What is a Good Practice?
URBACT has defined it as an initiative that has been proven to work well by ensuring desired results and could be recommended as a model. It is a successful experience, which has been tested and validated, and deserves to be shared so that a greater number of cities can adopt it. All the good practices labelled by URBACT have provided sufficient evidence of meeting objectives and indicated the key success criteria for transfer to another city.
Why not ‘best practice’?
URBACT is not necessarily looking for the ‘best’, the ‘most innovative’ or the ‘grandest’ practices. We believe that cities are extremely creative in finding solutions in all shapes and sizes that respond to their challenges. What is ‘good’ in one context may be less so in another. But in these difficult times when cities are facing ever greater challenges with fewer resources, there is a distinct advantage in learning from peers and adopting tried and tested measures without having to start from scratch. These can often be low or no-budget actions but with a high impact.
How to get the URBACT Good Practice label?
This label is awarded to European cities of all sizes in the framework of specific calls, partnership activities and initiatives – subscribe to URBACT’s newsletter to be aware of future opportunities! Under these circumstances, cities are welcome to submit their existing practice via application form, setting out why it should be added to the database. An external assessment panel examines each submission according to four criteria: coherence with URBACT’s core principles; thematic relevance; evidence based impact at local level; and how suitable the practice is for adapting to different contexts and cities.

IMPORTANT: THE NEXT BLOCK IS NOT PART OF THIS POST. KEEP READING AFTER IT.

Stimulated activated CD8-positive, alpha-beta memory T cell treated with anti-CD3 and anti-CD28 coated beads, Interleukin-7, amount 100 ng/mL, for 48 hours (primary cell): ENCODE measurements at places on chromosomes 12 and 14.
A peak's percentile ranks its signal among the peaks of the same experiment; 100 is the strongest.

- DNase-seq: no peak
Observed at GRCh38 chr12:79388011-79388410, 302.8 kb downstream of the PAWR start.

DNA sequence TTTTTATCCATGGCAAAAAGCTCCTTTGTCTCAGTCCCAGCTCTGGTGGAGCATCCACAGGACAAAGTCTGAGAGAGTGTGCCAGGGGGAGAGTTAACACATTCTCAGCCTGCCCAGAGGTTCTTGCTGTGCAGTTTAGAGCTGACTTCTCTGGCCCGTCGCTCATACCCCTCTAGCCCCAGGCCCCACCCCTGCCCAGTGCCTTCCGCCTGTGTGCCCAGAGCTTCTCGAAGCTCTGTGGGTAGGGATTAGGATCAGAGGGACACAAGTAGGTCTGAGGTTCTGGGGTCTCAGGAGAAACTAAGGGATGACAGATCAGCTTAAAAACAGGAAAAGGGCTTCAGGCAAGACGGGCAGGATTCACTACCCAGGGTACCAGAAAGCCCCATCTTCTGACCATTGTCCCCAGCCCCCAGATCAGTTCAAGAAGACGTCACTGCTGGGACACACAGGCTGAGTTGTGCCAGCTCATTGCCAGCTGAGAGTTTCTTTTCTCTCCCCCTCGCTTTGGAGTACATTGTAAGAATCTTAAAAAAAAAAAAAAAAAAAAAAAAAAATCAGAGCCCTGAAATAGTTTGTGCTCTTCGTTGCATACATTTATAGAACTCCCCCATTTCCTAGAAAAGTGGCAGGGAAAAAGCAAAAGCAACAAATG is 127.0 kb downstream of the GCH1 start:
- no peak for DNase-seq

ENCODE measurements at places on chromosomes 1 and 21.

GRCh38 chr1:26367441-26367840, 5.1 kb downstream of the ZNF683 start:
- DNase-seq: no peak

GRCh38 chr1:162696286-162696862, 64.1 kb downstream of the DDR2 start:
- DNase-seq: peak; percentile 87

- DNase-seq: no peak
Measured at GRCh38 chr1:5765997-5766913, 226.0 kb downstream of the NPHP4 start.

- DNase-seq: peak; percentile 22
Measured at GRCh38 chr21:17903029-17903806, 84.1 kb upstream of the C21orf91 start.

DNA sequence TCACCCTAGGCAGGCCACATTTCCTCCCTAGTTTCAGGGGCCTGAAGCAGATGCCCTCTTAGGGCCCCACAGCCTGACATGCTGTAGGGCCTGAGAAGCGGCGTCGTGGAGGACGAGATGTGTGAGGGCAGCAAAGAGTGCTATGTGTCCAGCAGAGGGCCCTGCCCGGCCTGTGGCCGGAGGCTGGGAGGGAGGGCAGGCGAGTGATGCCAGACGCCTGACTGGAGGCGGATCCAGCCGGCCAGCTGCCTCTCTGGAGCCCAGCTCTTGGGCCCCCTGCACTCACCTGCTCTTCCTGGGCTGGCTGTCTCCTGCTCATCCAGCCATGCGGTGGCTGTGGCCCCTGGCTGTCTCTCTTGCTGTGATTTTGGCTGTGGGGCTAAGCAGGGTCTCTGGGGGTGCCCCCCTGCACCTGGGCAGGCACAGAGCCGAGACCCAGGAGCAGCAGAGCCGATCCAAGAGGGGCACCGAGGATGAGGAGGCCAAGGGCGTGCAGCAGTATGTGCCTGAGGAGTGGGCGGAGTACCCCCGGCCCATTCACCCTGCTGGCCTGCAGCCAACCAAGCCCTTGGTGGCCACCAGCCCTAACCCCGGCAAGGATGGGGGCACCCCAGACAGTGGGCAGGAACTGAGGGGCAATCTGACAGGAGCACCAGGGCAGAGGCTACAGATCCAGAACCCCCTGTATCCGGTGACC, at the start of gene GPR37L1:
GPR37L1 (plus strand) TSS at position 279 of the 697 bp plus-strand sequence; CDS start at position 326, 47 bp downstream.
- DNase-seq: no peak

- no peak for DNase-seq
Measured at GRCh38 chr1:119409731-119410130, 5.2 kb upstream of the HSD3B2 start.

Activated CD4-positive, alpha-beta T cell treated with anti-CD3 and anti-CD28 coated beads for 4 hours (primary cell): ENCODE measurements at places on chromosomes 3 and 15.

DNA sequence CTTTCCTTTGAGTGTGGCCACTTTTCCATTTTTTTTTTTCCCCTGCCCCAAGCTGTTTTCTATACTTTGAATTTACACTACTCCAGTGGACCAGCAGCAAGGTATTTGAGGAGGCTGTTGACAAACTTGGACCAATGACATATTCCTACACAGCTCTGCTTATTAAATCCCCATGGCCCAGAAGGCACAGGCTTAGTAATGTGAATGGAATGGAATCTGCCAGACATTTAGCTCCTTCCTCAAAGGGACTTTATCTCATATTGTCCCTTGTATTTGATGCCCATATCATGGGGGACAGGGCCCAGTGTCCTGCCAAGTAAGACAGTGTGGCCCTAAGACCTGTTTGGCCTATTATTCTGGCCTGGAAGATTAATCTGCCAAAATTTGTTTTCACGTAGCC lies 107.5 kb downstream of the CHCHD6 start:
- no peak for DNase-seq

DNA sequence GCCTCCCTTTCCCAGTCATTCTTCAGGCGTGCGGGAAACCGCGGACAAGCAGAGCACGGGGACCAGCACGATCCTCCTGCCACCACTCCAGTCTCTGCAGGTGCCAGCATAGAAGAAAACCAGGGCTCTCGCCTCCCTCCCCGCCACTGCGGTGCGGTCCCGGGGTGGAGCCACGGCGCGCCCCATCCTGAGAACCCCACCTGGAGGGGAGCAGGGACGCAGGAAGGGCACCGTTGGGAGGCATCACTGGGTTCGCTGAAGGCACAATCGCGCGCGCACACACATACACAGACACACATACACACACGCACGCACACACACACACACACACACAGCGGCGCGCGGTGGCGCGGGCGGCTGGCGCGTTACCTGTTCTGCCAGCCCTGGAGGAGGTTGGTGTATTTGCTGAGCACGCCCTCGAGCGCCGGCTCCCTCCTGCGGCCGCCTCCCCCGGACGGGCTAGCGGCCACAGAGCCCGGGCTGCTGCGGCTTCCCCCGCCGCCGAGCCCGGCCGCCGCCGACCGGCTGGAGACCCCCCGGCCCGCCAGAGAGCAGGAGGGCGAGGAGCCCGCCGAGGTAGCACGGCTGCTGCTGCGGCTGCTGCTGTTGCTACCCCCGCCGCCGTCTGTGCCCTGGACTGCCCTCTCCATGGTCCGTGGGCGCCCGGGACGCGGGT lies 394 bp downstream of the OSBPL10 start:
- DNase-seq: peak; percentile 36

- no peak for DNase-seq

In the long run, what’s in it for awarded cities?
The URBACT Good Practice label does not provide cities with any funding. Nonetheless, The 97 original awarded cities were given the exclusive opportunity to apply to lead an URBACT Transfer Network and, thus, become a programme beneficiary and inspire other cities across Europe to take action. The knowledge gathered through the experience of the selected 23 Good Practices to carry on their journey is compiled in the publication ‘Good Practice Transfer – why not in my city?’. Furthermore, the transfer method has been used as basis for a series of pilot networks and projects.
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